Night Owls is a themed open thread appearing at Daily Kos seven days a week.
When Yale Professor of environmental sociology Dorceta E. Taylor wrote The State of Diversity in Environmental Organizations in 2014, she learned that minorities made up just 14.6% of the staff of environmental organizations even though people of color make up 38% of the U.S. population. At Sierra magazine, she writes—Environmental Justice Demands Listening:
Racism, discrimination, sexism, and classism were rampant in the early environmental movement. In his 1893 book, The Wilderness Hunter, Theodore Roosevelt expressed open animus toward Native Americans and wrote that the land and its resources belonged to white settlers who were “tillers of the soil, not mere wilderness wanderers.”
John James Audubon documented and warned about the decimation of birds and other wildlife in the 19th century. He also bought and sold slaves. In the same way that we cannot disregard Audubon’s voracious appetite for killing birds to get the perfect specimens to illustrate, we cannot ignore his role as a slaveholder. Some of the founders of the Sierra Club and the Save the Redwoods League were well-known eugenicists, and their organizations excluded people of color and working-class whites well into the 20th century.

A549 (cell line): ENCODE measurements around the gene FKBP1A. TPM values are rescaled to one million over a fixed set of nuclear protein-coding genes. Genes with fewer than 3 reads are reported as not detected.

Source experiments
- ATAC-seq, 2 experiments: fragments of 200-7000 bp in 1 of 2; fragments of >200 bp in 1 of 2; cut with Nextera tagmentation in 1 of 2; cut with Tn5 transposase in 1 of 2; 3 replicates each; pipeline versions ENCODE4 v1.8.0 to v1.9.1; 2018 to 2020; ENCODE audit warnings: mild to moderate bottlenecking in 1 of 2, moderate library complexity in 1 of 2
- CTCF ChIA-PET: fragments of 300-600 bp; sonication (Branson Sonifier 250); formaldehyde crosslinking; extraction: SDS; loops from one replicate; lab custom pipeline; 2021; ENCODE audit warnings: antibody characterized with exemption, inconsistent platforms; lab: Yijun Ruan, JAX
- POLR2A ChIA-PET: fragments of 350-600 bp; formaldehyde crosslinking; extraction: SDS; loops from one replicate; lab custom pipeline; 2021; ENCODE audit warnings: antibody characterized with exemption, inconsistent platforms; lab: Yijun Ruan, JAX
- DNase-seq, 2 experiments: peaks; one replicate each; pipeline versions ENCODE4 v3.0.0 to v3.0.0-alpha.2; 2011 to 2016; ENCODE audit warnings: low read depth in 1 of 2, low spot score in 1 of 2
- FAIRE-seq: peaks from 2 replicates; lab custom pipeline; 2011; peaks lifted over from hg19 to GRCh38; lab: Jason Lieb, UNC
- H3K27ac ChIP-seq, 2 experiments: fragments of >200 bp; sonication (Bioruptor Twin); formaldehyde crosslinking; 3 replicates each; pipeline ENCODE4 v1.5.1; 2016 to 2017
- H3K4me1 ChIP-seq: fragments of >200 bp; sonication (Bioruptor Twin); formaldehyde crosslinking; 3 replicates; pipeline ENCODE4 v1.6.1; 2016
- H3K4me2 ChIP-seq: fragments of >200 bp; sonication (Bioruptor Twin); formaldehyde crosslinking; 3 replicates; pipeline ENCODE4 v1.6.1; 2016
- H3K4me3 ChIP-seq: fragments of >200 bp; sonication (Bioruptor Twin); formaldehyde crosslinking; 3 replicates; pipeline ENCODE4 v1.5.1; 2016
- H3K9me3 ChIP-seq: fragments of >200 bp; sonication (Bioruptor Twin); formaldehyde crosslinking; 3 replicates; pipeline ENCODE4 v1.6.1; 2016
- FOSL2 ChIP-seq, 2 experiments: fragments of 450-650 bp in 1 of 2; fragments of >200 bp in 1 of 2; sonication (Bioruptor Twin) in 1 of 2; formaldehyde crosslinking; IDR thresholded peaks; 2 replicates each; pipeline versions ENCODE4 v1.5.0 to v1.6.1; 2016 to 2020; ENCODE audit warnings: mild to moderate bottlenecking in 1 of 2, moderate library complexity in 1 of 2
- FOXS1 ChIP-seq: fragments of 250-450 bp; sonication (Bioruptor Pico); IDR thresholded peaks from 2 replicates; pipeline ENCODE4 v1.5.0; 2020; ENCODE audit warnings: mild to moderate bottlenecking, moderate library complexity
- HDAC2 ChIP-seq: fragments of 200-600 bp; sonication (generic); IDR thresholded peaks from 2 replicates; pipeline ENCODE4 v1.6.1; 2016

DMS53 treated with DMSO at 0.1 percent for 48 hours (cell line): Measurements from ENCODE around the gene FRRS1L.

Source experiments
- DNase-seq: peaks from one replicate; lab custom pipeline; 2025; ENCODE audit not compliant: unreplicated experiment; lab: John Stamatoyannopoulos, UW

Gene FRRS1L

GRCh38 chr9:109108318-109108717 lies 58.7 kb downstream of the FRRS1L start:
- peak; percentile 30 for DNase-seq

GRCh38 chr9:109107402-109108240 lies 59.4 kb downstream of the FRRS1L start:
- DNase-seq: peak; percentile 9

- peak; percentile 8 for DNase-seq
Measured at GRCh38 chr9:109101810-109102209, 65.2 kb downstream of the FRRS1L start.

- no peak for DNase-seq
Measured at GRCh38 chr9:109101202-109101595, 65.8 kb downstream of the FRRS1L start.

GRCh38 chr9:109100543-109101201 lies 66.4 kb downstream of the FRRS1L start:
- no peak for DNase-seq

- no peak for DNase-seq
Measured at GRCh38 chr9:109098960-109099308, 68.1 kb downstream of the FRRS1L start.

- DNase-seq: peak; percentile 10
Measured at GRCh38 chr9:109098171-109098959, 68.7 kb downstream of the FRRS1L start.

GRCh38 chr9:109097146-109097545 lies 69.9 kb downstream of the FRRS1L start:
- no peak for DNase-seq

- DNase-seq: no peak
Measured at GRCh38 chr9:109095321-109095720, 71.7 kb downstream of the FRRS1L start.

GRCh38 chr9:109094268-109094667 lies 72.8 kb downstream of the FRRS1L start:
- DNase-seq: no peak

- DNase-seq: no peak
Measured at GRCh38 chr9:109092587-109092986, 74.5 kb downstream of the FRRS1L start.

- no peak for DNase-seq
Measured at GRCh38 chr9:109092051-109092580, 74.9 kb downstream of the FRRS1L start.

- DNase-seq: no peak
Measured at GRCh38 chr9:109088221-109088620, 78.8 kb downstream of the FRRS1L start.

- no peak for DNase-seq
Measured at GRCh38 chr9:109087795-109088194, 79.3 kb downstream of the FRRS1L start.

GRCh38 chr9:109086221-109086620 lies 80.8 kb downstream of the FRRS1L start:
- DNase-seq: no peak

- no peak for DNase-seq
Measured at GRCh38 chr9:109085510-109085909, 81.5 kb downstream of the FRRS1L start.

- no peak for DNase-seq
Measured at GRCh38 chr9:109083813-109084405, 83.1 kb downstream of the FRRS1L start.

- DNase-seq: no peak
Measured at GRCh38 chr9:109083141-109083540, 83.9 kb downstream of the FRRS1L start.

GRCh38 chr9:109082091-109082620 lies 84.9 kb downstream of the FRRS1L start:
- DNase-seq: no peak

The environmental justice movement arose because of the urgent need to make connections between racism, discrimination, equity, justice, and the environment. Published in 1962, Silent Spring, Rachel Carson’s brilliantly crafted exposé about the dangers of pesticides, helped usher in the modern environmental movement. But the book focused on wildlife and human health without accounting for how pesticides disproportionately harmed farmworkers—particularly seasonal-immigrant laborers of color. When the United Farm Workers fought indiscriminate organophosphate use on the grounds of worker safety, the Audubon Society, the Sierra Club, and the Environmental Defense Fund declined to support them, since organophosphates caused less harm to wildlife than DDT.